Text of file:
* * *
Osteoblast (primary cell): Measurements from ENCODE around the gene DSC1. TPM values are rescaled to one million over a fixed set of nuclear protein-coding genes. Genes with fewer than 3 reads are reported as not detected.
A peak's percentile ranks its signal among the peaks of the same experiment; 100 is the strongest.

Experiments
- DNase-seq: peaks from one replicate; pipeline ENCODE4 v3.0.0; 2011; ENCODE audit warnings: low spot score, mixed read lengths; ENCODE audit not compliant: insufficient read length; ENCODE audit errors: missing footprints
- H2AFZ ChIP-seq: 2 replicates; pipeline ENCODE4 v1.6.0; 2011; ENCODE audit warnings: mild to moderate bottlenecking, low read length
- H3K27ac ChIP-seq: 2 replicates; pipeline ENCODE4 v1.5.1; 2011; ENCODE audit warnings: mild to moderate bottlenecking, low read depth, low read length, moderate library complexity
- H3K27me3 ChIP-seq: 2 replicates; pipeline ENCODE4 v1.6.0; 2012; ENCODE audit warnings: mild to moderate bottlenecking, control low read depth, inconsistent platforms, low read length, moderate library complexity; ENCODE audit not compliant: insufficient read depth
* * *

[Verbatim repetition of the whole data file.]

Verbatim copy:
Osteoblast (primary cell): Measurements from ENCODE around the gene DSC1. TPM values are rescaled to one million over a fixed set of nuclear protein-coding genes. Genes with fewer than 3 reads are reported as not detected.
A peak's percentile ranks its signal among the peaks of the same experiment; 100 is the strongest.

Experiments
- DNase-seq: peaks from one replicate; pipeline ENCODE4 v3.0.0; 2011; ENCODE audit warnings: low spot score, mixed read lengths; ENCODE audit not compliant: insufficient read length; ENCODE audit errors: missing footprints
- H2AFZ ChIP-seq: 2 replicates; pipeline ENCODE4 v1.6.0; 2011; ENCODE audit warnings: mild to moderate bottlenecking, low read length
- H3K27ac ChIP-seq: 2 replicates; pipeline ENCODE4 v1.5.1; 2011; ENCODE audit warnings: mild to moderate bottlenecking, low read depth, low read length, moderate library complexity
- H3K27me3 ChIP-seq: 2 replicates; pipeline ENCODE4 v1.6.0; 2012; ENCODE audit warnings: mild to moderate bottlenecking, control low read depth, inconsistent platforms, low read length, moderate library complexity; ENCODE audit not compliant: insufficient read depth